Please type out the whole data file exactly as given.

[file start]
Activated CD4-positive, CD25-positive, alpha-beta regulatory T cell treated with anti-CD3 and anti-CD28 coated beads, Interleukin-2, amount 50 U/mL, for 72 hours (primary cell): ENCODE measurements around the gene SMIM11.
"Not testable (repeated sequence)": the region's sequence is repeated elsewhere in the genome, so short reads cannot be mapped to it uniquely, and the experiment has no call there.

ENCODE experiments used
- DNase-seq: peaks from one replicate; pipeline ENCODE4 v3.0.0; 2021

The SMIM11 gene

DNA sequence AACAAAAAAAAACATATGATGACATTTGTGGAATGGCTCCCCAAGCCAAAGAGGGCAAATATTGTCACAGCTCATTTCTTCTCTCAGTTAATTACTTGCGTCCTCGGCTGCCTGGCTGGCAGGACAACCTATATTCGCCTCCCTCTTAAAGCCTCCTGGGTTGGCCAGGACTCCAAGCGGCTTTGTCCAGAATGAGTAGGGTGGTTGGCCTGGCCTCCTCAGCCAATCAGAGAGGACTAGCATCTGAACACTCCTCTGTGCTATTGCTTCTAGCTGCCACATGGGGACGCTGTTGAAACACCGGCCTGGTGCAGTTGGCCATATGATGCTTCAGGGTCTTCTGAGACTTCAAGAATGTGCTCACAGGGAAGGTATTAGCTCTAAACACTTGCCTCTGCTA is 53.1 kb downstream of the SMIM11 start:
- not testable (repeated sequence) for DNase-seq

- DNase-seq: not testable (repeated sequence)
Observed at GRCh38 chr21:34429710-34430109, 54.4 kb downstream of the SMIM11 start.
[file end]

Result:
Activated CD4-positive, CD25-positive, alpha-beta regulatory T cell treated with anti-CD3 and anti-CD28 coated beads, Interleukin-2, amount 50 U/mL, for 72 hours (primary cell): ENCODE measurements around the gene SMIM11.
"Not testable (repeated sequence)": the region's sequence is repeated elsewhere in the genome, so short reads cannot be mapped to it uniquely, and the experiment has no call there.

ENCODE experiments used
- DNase-seq: peaks from one replicate; pipeline ENCODE4 v3.0.0; 2021

The SMIM11 gene

DNA sequence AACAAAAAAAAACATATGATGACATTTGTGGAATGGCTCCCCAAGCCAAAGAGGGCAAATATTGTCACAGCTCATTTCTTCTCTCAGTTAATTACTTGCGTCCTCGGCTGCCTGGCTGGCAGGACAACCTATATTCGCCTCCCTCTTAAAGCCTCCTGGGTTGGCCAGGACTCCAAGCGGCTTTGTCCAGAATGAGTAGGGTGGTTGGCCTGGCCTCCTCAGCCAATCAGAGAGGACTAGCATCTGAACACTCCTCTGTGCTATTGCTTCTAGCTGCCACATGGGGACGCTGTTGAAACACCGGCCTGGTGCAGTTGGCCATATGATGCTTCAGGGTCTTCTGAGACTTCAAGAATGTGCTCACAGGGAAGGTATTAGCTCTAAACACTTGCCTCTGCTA is 53.1 kb downstream of the SMIM11 start:
- not testable (repeated sequence) for DNase-seq

- DNase-seq: not testable (repeated sequence)
Observed at GRCh38 chr21:34429710-34430109, 54.4 kb downstream of the SMIM11 start.